Properties of cast iron

Written by j. lang wood
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Properties of cast iron
Cast iron is often used in ornamental ironwork. (Hemera Technologies/ Images)

Cast iron is an iron-carbon alloy that also contains small amounts of other elements, such as manganese, silicon sulphur or phosphorus. The quantity of carbon in cast iron is generally 2.5 to 3 per cent. This saturation of carbon gives the material certain properties that can be both advantages and disadvantage. Cast iron is used in a variety of products, including cookware, engine blocks and components, pipe, ornamental metalwork and decorative objects.

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According to Machine Design, the carbon content in cast iron in the form of graphite provides good machinability of the material. It counteracts the normal shrinkage of the metal casting, reduces vibration and aids lubrication on wear surfaces. Most of the carbon stays combined with the iron in the material, yet the presence of hard iron carbines on the surface provides abrasion resistance. Cast iron has a lower melting point than other metals which makes it ideal for casting. The exact chemical composition of the cast iron used in the casting process is determined by the size and shape of the end product.


Cast iron offers a good strength to weight ratio, as well as a lower cost per unit of strength compared to other materials. The addition of other chemical components can increase the strength capability of the cast iron material as needed for certain engineering designs.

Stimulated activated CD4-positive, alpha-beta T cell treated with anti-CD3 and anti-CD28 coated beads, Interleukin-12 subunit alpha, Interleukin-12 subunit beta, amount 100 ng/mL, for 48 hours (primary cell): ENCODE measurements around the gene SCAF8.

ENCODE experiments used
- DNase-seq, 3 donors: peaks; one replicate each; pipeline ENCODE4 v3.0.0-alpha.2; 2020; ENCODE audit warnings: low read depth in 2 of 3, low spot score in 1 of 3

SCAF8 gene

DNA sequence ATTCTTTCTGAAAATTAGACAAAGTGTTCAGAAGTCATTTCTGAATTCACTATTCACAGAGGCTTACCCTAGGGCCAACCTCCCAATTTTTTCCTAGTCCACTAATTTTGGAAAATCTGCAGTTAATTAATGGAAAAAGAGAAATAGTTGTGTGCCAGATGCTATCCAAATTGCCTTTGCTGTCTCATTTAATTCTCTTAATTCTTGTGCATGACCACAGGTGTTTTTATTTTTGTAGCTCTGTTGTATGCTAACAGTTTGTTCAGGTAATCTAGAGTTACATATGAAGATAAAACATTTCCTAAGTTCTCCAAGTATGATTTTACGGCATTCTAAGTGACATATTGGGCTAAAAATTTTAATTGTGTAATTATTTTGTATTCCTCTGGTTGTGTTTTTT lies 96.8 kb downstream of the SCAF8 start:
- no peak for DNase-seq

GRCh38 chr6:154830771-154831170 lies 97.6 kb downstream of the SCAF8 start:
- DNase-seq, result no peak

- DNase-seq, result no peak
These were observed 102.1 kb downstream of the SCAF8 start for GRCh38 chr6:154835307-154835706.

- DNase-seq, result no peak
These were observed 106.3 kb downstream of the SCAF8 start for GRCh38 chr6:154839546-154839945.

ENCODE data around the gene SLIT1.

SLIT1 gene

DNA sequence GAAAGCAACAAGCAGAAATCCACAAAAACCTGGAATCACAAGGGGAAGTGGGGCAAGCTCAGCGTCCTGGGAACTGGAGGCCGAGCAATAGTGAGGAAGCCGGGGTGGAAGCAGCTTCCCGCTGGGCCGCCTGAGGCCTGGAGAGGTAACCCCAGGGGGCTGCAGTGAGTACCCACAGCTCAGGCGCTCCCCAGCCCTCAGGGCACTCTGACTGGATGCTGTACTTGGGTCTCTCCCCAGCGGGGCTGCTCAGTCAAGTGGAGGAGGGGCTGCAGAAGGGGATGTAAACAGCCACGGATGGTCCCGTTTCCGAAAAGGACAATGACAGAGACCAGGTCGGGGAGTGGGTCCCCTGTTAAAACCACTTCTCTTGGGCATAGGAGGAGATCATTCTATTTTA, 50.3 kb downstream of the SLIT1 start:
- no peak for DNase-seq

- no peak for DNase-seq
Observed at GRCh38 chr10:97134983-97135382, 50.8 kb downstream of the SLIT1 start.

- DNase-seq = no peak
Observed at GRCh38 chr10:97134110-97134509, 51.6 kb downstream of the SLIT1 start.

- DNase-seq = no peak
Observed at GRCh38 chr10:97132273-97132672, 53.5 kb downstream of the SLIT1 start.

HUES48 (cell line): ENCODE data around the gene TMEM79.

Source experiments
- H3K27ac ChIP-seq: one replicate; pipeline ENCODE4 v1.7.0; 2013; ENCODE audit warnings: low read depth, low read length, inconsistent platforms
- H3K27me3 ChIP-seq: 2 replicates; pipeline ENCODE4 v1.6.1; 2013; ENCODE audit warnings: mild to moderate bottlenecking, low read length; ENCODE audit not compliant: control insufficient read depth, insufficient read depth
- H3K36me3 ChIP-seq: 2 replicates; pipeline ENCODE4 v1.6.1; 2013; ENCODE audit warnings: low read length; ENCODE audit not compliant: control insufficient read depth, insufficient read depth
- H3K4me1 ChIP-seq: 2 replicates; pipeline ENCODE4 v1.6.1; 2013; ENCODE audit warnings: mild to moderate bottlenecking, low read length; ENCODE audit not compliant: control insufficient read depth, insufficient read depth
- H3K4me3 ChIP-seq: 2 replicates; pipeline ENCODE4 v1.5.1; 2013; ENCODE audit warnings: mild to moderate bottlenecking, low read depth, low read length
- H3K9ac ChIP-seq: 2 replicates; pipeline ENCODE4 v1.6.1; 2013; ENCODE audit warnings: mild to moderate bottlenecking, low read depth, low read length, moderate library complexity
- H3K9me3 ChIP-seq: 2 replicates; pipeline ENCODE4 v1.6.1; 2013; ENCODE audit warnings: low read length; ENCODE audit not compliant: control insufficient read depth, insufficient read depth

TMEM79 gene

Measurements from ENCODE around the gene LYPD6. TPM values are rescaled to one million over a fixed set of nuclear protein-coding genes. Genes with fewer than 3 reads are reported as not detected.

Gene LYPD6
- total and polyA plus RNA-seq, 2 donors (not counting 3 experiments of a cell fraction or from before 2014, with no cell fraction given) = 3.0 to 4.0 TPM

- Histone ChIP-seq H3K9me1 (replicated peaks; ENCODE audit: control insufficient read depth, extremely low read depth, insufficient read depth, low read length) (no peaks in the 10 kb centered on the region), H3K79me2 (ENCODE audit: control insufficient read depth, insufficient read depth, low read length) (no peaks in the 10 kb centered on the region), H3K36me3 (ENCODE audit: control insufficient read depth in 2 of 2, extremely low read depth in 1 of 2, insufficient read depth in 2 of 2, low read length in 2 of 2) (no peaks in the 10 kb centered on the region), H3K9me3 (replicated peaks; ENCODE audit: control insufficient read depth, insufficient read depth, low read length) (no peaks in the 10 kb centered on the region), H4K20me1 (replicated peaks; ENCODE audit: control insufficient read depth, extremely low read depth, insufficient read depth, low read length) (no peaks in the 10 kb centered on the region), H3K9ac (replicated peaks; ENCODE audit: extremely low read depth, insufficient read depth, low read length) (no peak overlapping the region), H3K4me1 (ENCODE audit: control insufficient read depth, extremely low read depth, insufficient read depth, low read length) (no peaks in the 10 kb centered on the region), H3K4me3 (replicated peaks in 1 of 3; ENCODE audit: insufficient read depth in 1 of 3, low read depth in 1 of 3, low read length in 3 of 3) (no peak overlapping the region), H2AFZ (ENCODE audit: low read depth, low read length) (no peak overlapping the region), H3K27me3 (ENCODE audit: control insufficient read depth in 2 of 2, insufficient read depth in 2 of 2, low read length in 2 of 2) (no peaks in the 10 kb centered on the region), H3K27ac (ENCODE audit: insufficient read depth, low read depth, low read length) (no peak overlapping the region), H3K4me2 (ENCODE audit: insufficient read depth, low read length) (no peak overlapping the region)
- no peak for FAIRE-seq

Wear Resistance

The ability of cast iron to resist wear makes it good choice for engine blocks and disc brake rotor components where constant movement of parts and resulting friction are a problem for other types of metals. Both grey cast iron and white cast iron have good wear resistance, and other elements can be added to the material to increase the wear resistant properties for particular uses. Heat treating is also used to increase the wear resistance of cast iron.

Corrosion Resistance

According to the Cast Iron Soil Pipe Institute, cast iron is preferred around the world for draining, waste, water distribution and water vent pipe applications. Though the material initially corrodes, this layer of corrosion products is very dense and adherent, sealing the material against further corrosion. Internal corrosion of cast iron pipes can be caused by strong acids, but the rinsing action of other discharges works to counteract the corrosion


One of the disadvantages of cast iron products is the tendency to crack under certain conditions. Gray iron, one of the most commonly-used cast irons, contains graphite that makes the material easy to machine, but gives it almost no ductility, according to Esabna. Therefore, the metal breaks before any appreciable amount of stretch or elongation can occur. This means cast iron cannot be wrought or hammered like other types of metal. Welding cast iron can also be a problem because the material can crack under the heating and cooling stresses of the operation. Preheating cast iron parts to distribute the heat more widely can help to prevent this problem.

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